Battle of Breitenfeld (1642)

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For a related battle earlier in the same war, see Battle of Breitenfeld (1631). For the Battle of the Nations during the Napoleonic Wars, see Battle of Leipzig.
Battle of Breitenfeld
Part of the Thirty Years' War
Slaget vid Leipzig 1642 SP244.jpg
Contemporary engraving depicting the battle
Date 23 October 1642
Location Breitenfeld, Saxony (present-day Germany)
Result Swedish victory
Belligerents
Flag of Sweden.svg Swedish Empire  Holy Roman Empire
Commanders and leaders
Flag of Sweden.svg Lennart Torstenson
Flag of Sweden.svg Torsten Stålhandske
Holy Roman Empire Leopold Wilhelm
Ottavio Piccolomini
Strength
15,000 25,000
46 guns
Casualties and losses
4,000 dead or wounded 10,000 dead or wounded
5,000 prisoners

The Second Battle of Breitenfeld, also known as the First Battle of Leipzig, took place on 23 October 1642 at Breitenfeld, some 7.5 kilometres (4.7 mi) north-east of Leipzig, Germany, during the Thirty Years' War. The battle was a decisive victory for the Swedish army under the command of Field Marshal Lennart Torstenson over an Imperial Army of the Holy Roman Empire under the command of Archduke Leopold Wilhelm of Austria and his deputy, Prince-General Ottavio Piccolomini, Duke of Amalfi.[1]

The battle[edit]

In this second clash between ideologies for the prized Saxon city of Leipzig, the Protestant allied forces, led by Torstenson, defeated an army of the Holy Roman Empire, led by Leopold and his deputy, Prince-General Piccolomini.

Like the first battle, the second was a decisive victory for Swedish-led forces who had intervened in the Thirty Years' War on behalf of various Protestant princes of the generally small German states against the German Catholic League formed to resist Protestant expansion in Central Europe.

The Imperial army suffered 15,000 casualties, including 5,000 taken prisoner. The victors captured 46 guns. Killed or wounded were 4,000 Swedes; among them, General Torsten Stålhandske, who led the Finnish Hakkapeliitta Cavalry, received a serious wound.

Aftermath[edit]

The battle, following a brief mop-up campaign ending with the Battle of Klingenthal, enabled Sweden to occupy Saxony. His defeat made Emperor Ferdinand III more willing to negotiate peace, and renounce the Preliminary[clarification needed] of Hamburg.

During the battle, Colonel Madlon's cavalry regiment was the first that fled without fighting. Archduke Leopold Wilhelm assembled a court-martial in Prague which sentenced the Madlon regiment to exemplary punishment. Six regiments which had signalized[clarification needed] themselves in the battle, was drawn up under arms, and surrounded Madlon's regiment, which was severely rebuked for its cowardice and misconduct, and ordered to lay down its arms at the feet of general Piccolomini. When they had obeyed this command, their ensigns were torn in pieces; and the general, having mentioned the causes of their degradation, and erased them from the register of the imperial troops, pronounced the sentence which had been agreed in the council of war, condemning the colonel, captains and lieutenants to be beheaded and soldiers to be decimated.[2] Ninety men (chosen by rolling dice) were executed in Rokycany, western Bohemia (now in the Czech Republic) on December 14, 1642 by Jan Mydlář (junior), the son of Jan Mydlář, the famous executioner from Prague. On the first day of the execution the regiment's cords[clarification needed] were broken by the executioner. On the second day, officers were beheaded and selected men hanged on the trees on the road from Rokycany to Litohlavy. Another version said that soldiers were shot, and their bodies hanged on the trees. Their mass grave is said to be on the Black Mound in Rokycany, which commemorates the decimation to this day.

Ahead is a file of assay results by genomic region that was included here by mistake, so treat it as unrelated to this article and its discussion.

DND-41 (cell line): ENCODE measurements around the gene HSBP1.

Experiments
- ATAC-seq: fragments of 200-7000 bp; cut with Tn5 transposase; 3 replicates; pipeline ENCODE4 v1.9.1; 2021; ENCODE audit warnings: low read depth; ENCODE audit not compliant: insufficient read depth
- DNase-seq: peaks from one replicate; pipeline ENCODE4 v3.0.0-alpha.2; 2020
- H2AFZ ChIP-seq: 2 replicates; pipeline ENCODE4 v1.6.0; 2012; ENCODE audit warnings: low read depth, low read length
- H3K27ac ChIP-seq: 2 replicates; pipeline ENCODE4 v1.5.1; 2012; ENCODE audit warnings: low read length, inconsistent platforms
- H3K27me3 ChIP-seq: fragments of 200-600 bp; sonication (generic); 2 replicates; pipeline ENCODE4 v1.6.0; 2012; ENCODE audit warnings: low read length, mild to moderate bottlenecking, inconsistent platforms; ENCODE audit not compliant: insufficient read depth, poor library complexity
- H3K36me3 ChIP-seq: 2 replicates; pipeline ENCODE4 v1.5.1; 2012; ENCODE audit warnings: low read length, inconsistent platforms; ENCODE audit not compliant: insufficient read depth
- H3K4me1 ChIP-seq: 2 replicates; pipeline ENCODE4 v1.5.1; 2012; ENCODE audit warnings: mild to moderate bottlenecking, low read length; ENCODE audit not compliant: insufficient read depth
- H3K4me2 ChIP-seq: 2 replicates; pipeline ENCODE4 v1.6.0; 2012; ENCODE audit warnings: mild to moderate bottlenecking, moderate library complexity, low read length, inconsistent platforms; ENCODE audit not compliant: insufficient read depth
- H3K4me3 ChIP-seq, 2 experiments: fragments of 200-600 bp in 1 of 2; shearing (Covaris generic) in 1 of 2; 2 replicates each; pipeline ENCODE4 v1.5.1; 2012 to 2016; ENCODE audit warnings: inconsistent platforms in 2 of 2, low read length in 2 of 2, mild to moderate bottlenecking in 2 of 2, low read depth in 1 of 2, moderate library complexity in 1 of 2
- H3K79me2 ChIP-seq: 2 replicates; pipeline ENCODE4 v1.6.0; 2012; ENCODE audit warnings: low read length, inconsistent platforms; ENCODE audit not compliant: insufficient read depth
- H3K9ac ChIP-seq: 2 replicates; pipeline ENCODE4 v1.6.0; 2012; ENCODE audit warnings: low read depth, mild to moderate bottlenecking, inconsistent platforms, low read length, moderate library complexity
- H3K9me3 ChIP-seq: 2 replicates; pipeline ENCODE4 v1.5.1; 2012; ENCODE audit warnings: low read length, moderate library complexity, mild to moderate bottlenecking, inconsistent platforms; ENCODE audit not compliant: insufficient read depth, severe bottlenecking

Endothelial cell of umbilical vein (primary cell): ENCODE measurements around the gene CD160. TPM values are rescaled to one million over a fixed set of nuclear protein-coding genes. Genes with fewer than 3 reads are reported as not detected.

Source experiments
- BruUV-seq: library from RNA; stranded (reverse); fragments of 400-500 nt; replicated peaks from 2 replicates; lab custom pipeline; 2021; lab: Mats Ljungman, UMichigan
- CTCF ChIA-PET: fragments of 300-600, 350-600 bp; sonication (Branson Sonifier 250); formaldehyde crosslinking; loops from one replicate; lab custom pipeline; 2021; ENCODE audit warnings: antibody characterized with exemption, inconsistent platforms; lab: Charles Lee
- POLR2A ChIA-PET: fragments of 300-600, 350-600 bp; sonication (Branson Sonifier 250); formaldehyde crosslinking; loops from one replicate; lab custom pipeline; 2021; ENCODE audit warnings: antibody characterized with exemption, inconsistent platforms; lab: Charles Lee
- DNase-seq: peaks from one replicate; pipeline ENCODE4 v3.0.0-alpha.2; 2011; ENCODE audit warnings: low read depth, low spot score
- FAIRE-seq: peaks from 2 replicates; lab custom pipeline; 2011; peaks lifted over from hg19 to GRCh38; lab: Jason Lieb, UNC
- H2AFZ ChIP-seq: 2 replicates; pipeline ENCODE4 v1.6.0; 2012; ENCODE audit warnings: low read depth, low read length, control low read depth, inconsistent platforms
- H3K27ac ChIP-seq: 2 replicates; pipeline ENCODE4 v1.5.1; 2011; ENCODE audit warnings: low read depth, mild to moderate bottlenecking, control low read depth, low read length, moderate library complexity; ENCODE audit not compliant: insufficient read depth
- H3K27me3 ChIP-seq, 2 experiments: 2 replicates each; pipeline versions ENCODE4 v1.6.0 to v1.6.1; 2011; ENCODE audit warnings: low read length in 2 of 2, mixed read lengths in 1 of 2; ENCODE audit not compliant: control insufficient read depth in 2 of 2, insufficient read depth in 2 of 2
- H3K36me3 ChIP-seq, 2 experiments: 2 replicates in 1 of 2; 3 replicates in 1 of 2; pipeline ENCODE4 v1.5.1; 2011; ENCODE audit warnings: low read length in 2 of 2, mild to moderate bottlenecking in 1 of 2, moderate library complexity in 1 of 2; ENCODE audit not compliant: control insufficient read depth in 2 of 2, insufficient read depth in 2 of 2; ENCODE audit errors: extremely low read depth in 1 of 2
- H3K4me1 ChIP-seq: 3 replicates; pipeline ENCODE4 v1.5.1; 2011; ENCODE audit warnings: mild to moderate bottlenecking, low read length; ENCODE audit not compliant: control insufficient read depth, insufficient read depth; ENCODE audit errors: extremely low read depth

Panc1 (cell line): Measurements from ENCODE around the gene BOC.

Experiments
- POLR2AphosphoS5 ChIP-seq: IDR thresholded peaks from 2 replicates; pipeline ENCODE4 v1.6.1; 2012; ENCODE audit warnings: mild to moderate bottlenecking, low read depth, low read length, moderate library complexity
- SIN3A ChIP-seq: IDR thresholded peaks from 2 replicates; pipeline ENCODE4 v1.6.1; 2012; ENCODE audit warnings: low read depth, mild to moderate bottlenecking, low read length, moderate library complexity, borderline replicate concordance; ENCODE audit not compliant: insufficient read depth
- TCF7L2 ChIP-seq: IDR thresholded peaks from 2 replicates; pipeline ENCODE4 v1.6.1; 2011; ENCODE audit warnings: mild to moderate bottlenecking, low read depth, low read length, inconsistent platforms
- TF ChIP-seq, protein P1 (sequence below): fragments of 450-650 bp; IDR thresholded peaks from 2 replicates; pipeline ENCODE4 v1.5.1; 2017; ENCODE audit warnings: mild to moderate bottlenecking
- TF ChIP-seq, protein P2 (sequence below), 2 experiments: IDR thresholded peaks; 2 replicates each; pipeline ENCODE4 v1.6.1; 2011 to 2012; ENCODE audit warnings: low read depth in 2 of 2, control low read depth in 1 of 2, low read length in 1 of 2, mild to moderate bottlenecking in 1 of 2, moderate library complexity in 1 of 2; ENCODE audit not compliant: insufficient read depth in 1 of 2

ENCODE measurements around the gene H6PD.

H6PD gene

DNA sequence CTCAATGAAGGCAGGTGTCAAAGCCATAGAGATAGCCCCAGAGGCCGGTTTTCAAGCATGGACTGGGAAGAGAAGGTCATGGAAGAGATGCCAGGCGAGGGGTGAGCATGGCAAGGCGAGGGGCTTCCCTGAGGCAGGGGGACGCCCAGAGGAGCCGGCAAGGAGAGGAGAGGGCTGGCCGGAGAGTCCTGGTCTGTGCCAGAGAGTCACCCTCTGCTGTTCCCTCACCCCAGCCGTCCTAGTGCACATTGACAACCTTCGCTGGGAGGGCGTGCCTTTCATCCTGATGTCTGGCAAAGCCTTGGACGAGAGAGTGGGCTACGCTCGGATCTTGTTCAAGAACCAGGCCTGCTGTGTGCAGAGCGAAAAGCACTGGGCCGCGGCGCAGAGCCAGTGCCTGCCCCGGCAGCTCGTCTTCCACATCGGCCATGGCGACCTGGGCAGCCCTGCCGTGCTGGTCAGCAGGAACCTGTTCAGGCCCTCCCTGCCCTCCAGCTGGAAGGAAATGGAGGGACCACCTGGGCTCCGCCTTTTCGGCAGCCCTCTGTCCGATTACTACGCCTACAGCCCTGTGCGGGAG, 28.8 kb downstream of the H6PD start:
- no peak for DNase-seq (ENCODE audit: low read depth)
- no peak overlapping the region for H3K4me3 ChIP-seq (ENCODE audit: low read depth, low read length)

Notes[edit]

  1. ^ The second battle was 11 years after the first battle at the crossroads village had unbottled the Swedish forces under Gustavus II Adolphus wherein he[clarification needed] had handed Field Marshal Count Tilly his first major defeat in fifty years of soldiering on the same plain.
  2. ^ Compiled from Original Writers. (1761). The Modern Part of an Universal History: From the Earliest Account of Time. (VOL. XXX. ed.). London. p. 260. 

References[edit]

External links[edit]

Coordinates: 51°20′25″N 12°22′29″E / 51.3403°N 12.3748°E / 51.3403; 12.3748